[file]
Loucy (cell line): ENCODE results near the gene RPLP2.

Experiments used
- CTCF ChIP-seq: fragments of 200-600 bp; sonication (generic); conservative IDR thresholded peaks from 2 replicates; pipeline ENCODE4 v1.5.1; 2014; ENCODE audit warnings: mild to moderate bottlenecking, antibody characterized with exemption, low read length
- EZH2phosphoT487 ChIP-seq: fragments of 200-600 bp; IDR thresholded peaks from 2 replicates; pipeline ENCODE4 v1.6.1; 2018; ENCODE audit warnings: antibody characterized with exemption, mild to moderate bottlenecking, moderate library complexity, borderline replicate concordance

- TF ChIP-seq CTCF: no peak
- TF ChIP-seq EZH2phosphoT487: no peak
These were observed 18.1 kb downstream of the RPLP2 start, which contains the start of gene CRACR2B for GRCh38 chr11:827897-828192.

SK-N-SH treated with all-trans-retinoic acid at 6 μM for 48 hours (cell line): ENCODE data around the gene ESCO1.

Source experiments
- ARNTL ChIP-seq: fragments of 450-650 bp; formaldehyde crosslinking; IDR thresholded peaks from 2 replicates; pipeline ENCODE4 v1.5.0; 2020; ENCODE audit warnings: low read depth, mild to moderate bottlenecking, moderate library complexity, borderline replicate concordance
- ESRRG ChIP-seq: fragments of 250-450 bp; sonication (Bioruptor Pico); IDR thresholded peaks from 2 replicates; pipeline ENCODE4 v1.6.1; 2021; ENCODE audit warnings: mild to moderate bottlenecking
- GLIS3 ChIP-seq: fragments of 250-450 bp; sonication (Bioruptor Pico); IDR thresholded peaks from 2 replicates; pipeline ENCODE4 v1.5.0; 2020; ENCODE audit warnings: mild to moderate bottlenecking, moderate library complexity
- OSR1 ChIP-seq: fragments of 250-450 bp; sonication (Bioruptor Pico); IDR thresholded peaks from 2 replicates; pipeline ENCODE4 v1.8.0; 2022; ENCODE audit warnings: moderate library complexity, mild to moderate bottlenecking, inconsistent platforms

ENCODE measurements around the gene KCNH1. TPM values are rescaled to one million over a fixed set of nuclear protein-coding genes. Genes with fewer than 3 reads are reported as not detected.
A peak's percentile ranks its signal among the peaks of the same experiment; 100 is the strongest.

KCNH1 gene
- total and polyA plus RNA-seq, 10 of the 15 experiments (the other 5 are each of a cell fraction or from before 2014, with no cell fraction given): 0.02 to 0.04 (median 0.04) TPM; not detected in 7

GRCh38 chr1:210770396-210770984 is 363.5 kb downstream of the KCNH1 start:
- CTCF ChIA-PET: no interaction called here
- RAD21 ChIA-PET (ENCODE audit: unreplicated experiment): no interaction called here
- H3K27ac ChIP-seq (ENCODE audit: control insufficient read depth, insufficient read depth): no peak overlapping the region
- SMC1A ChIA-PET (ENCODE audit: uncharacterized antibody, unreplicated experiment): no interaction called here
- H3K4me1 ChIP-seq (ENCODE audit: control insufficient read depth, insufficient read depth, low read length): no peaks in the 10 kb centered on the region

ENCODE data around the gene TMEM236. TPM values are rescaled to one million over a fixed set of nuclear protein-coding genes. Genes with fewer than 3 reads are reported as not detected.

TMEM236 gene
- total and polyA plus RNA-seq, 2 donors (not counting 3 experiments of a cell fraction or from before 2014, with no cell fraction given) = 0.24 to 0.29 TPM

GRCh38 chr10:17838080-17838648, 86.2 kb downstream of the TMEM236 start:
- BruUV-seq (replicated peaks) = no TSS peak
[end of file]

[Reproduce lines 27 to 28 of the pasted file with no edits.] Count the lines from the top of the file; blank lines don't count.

GRCh38 chr10:17838080-17838648, 86.2 kb downstream of the TMEM236 start:
- BruUV-seq (replicated peaks) = no TSS peak